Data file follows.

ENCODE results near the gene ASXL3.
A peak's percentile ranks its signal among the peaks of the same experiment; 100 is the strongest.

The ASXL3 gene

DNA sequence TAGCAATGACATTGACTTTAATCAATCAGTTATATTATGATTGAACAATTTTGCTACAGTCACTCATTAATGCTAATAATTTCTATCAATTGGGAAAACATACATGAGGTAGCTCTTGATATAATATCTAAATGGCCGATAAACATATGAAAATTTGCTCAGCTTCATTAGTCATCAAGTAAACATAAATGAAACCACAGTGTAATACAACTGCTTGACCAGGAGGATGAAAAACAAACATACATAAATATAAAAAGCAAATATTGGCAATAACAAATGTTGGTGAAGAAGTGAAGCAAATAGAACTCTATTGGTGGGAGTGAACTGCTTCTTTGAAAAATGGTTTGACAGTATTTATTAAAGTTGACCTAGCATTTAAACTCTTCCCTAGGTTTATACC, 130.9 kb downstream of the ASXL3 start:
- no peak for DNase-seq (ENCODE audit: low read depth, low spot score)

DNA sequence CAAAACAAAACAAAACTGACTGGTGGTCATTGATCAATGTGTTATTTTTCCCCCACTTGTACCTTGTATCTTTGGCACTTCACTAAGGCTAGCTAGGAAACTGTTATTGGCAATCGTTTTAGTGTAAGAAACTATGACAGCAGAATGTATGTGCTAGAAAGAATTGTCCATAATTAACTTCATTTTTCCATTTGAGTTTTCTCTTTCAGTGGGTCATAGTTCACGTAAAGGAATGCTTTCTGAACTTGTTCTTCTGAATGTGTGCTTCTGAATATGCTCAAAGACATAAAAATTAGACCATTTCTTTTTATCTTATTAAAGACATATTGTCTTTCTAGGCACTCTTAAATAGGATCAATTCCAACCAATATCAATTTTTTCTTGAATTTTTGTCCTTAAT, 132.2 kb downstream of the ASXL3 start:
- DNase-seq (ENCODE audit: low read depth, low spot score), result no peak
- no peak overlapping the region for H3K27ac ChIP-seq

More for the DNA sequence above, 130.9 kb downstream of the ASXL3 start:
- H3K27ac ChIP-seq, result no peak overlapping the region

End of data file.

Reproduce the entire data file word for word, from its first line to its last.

ENCODE results near the gene ASXL3.
A peak's percentile ranks its signal among the peaks of the same experiment; 100 is the strongest.

The ASXL3 gene

DNA sequence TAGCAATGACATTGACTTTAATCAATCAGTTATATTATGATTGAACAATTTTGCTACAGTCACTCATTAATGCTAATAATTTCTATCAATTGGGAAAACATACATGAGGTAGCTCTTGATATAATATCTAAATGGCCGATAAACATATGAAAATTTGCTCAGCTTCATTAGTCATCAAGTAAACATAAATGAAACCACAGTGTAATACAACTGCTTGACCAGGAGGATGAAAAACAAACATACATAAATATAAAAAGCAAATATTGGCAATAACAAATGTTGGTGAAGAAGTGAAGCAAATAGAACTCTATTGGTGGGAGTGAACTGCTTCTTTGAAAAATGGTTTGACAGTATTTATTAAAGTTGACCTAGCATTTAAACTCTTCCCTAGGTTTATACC, 130.9 kb downstream of the ASXL3 start:
- no peak for DNase-seq (ENCODE audit: low read depth, low spot score)

DNA sequence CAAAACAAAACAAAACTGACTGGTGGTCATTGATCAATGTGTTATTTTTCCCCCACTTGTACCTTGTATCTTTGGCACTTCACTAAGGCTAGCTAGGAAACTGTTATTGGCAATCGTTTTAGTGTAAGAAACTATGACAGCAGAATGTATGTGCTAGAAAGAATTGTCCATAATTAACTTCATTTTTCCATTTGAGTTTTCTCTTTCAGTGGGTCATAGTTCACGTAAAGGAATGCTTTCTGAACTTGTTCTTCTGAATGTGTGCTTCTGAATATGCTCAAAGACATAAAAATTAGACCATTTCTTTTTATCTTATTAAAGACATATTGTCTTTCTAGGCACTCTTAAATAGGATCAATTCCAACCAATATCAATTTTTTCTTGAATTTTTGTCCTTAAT, 132.2 kb downstream of the ASXL3 start:
- DNase-seq (ENCODE audit: low read depth, low spot score), result no peak
- no peak overlapping the region for H3K27ac ChIP-seq

More for the DNA sequence above, 130.9 kb downstream of the ASXL3 start:
- H3K27ac ChIP-seq, result no peak overlapping the region